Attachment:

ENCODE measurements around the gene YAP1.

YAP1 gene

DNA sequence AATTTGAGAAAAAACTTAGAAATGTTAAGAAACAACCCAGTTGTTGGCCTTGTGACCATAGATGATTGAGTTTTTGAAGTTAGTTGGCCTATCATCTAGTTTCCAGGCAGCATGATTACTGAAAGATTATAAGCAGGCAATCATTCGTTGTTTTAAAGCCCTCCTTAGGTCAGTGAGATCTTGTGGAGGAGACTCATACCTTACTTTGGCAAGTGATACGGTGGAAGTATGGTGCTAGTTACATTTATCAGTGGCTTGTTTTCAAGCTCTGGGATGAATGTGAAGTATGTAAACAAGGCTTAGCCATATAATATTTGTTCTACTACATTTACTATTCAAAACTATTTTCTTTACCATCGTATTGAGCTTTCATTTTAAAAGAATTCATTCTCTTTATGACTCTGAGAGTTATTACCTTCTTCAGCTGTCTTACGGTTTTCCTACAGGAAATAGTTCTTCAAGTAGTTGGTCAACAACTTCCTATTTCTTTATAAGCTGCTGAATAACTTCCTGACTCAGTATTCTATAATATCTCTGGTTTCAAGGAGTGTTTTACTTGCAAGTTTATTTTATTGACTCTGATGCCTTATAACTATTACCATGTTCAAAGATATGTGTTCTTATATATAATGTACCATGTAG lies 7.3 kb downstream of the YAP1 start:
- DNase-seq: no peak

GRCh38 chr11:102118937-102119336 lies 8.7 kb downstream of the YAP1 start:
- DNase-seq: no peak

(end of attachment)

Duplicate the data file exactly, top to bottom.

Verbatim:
ENCODE measurements around the gene YAP1.

YAP1 gene

DNA sequence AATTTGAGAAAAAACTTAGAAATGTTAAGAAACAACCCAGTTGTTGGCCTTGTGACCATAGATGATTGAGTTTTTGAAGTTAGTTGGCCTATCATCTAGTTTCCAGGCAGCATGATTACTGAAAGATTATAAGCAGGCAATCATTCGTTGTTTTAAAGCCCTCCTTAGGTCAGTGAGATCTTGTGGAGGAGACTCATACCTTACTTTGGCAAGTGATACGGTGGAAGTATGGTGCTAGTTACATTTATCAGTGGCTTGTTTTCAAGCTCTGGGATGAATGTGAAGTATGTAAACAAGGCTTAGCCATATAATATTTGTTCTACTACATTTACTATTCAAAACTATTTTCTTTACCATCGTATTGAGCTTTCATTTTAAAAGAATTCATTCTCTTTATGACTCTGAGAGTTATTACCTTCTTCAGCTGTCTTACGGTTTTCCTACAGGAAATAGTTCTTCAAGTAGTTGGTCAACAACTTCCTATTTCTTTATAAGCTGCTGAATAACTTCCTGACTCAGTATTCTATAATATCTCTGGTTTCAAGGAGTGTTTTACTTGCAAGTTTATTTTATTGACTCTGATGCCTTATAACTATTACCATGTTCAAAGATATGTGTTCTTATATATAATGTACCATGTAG lies 7.3 kb downstream of the YAP1 start:
- DNase-seq: no peak

GRCh38 chr11:102118937-102119336 lies 8.7 kb downstream of the YAP1 start:
- DNase-seq: no peak